There's a special dish from central Mexico, perfect for chilly weather, called birria, a traditional stew made from young goats.
Early each day in the kitchen at Birrieria Ocotlan, in a Chicago East Side neighborhood near the Indiana border, they begin making birria.
"It's a very traditional dish from the central region of Mexico. It's usually for breakfast," said Andres Reyes, who owns the restaurant with his family.
Boiled for hours, the resulting stock is infused with dozens of spices.
"Started off with my great-grandfather. We have a tomato-based consommé, take the broth out, pour it in together, half and half, and then we add our secret spices," said Reyes.
When orders come in - be they for tacos or for birria - the cooks out front first have to disassemble the meat from the bones, chopping it all up evenly.
Then the rich, spice-infused consomme is ladled into the bowl. But that's not all. Fresh onions and cilantro are optional garnishes, and in addition to fresh salsas on the table, you'll also get some warm corn tortillas, dried chilies, fresh limes and tostaditos - some crispy tortillas you can crush up and place into the steaming bowl of birria. As for getting a specific cut of meat, Reyes says you can ask, but to truly enjoy this bowl of tradition, you should leave it up to the cook.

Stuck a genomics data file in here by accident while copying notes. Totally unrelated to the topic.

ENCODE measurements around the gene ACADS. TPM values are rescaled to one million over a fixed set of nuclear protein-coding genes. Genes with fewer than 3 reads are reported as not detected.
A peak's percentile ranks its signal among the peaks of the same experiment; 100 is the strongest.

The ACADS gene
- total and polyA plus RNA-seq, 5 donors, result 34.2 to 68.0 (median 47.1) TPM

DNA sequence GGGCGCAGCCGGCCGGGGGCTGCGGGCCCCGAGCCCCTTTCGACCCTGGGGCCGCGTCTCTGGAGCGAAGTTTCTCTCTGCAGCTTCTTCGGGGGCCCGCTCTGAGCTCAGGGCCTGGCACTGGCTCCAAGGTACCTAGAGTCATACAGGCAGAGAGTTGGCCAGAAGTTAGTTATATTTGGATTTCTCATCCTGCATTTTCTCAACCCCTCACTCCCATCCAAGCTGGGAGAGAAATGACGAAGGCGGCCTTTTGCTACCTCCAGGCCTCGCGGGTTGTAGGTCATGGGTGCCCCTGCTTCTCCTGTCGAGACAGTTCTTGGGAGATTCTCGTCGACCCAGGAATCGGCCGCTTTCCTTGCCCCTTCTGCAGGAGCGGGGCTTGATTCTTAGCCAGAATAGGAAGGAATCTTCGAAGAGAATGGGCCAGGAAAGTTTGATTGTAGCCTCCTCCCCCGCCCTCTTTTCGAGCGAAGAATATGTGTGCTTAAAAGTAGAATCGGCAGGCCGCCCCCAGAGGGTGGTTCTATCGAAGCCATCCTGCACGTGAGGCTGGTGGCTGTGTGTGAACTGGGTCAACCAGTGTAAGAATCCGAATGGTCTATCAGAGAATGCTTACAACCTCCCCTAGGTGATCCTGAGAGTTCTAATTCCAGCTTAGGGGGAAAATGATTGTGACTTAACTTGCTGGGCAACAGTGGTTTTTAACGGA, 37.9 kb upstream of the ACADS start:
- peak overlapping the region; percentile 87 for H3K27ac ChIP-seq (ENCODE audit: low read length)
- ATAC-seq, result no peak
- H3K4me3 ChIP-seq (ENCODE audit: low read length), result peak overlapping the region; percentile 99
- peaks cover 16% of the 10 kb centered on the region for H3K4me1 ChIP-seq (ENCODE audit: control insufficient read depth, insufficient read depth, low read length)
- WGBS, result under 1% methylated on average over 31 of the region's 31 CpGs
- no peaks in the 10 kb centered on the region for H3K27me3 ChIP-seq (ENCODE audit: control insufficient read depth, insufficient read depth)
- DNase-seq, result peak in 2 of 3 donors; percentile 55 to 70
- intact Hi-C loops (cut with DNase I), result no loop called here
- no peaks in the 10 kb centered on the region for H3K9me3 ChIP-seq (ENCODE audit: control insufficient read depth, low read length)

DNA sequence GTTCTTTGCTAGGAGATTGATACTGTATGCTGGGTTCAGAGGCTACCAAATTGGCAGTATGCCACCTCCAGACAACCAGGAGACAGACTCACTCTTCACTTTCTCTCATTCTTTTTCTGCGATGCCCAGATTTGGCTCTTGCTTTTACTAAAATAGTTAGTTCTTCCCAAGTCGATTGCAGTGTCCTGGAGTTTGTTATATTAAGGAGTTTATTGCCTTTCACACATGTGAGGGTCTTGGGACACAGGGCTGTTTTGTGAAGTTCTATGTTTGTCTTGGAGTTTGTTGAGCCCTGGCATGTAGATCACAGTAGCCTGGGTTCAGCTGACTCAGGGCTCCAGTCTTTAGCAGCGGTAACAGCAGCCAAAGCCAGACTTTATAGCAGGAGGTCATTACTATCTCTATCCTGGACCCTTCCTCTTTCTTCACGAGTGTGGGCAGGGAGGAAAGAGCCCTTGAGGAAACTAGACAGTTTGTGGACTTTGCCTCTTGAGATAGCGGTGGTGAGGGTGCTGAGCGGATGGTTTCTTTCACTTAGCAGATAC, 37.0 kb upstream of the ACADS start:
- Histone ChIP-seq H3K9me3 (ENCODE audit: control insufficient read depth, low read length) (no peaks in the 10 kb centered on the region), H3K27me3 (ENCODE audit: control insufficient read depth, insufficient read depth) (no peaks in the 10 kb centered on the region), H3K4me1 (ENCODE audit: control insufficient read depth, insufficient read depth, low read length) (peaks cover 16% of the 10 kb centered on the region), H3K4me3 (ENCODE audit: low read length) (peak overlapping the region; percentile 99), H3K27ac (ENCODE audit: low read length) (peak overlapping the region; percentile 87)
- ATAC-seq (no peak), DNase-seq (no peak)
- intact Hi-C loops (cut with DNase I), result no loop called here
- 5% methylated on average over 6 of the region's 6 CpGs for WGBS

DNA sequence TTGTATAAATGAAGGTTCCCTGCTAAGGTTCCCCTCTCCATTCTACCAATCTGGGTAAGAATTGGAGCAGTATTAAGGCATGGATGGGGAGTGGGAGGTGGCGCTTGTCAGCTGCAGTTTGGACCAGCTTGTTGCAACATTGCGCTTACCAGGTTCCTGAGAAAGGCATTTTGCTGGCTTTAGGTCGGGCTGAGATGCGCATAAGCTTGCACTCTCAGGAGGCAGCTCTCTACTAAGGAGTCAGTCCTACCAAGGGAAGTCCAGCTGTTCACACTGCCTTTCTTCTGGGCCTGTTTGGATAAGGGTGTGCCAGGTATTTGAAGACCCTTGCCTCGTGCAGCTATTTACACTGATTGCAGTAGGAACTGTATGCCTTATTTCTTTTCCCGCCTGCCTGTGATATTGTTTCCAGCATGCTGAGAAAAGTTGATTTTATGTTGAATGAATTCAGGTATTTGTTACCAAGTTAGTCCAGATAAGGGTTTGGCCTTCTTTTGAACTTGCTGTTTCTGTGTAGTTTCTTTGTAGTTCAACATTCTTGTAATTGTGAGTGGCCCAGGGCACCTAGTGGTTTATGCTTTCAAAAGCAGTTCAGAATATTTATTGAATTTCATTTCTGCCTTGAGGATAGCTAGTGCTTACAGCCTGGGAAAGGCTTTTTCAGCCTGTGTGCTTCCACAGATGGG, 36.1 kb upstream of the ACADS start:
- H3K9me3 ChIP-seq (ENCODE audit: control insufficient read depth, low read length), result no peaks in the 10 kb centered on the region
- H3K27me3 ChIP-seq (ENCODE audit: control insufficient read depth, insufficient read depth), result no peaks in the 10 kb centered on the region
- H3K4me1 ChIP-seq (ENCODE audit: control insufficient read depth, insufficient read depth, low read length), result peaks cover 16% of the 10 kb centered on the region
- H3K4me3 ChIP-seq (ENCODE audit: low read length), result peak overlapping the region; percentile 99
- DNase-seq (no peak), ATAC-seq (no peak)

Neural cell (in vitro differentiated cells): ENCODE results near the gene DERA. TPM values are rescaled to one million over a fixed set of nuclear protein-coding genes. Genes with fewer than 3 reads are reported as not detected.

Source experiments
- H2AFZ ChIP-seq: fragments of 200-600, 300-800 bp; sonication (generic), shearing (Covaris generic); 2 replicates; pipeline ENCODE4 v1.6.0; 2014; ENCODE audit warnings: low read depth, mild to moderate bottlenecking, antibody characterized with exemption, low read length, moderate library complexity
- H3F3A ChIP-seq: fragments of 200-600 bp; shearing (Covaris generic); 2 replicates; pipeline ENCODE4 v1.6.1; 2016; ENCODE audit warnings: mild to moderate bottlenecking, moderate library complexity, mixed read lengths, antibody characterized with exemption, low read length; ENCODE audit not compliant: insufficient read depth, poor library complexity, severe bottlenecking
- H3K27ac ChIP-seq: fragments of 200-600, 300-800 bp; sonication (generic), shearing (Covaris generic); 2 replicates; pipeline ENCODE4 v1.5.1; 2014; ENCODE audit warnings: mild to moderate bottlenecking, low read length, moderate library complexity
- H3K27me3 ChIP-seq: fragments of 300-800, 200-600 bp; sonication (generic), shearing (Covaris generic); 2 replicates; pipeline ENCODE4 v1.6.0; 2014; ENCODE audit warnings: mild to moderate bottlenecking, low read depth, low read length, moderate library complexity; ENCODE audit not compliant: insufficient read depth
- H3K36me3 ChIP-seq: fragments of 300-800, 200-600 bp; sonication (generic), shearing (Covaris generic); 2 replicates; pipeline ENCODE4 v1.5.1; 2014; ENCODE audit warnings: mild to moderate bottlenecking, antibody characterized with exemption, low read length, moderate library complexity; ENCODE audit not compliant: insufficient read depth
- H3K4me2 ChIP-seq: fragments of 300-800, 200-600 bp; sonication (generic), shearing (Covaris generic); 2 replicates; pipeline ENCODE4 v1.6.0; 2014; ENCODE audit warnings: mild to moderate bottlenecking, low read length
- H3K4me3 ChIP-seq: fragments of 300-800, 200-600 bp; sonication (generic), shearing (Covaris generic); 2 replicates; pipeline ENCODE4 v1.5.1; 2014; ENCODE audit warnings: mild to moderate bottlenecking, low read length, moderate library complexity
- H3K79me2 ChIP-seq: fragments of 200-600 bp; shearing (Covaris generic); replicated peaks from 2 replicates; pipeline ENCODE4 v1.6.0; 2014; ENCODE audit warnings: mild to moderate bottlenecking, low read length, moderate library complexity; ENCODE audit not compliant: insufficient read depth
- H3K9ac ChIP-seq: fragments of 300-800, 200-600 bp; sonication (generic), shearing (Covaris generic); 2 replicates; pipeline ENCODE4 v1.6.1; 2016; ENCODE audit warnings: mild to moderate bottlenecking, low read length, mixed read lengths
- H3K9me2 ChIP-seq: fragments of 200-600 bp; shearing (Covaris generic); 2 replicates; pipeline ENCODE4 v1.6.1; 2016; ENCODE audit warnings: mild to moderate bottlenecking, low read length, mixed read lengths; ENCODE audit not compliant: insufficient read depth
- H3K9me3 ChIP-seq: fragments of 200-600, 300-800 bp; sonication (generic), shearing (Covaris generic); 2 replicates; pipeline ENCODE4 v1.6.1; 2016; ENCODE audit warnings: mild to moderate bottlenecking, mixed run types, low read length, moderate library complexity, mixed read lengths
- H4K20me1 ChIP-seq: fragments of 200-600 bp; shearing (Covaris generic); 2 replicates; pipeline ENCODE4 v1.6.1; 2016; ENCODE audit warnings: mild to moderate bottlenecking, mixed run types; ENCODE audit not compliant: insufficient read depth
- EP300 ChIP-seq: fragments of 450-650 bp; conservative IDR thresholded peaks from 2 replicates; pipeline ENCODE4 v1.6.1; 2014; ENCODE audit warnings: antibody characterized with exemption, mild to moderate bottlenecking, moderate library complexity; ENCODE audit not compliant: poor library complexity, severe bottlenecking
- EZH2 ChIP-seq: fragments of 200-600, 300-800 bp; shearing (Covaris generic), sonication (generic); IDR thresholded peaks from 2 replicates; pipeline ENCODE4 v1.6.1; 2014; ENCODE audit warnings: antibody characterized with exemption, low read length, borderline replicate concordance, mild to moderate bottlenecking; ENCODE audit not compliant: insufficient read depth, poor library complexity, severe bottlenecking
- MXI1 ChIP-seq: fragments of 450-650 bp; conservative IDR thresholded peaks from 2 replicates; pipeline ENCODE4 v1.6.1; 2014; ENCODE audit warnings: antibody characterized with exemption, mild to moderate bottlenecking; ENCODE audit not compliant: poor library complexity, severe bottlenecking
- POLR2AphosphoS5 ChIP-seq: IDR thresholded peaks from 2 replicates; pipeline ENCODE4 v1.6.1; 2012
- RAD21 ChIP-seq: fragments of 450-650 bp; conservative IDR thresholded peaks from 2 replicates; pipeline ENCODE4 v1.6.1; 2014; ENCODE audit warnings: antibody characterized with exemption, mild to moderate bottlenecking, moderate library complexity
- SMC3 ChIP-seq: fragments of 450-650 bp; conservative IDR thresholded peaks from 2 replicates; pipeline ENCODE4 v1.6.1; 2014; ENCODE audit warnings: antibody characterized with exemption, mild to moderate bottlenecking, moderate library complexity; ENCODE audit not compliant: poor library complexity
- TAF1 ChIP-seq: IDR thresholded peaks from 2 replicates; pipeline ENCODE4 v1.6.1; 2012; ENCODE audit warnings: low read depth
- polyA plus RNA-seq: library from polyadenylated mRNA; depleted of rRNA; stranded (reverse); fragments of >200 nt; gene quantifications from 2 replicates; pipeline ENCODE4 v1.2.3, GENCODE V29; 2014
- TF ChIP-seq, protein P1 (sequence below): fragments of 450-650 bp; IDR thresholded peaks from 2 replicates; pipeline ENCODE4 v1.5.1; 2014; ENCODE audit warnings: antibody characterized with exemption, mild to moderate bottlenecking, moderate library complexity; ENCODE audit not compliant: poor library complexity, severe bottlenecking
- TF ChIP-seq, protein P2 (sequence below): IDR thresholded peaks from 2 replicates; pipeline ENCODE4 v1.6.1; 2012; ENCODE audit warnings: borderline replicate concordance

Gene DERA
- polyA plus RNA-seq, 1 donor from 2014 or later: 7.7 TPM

"There's a lot of people that like the rib, a lot of people like different cuts and we just serve the consommé on top; nice and boiling, nice and hot. Make sure it's very steaming so you get it the right way," he said.
There is another Birrieria Ocotlan at 87th and Commercial on the South Side, but whether you visit that location or this location doesn't matter, you gotta get two things: the birria of course, and the consommé. This is a hidden gem.
EXTRA COURSE: Interesting tacos at Birrieria Ocotlan and their homemade horchata drink
4007 E. 106th St., Chicago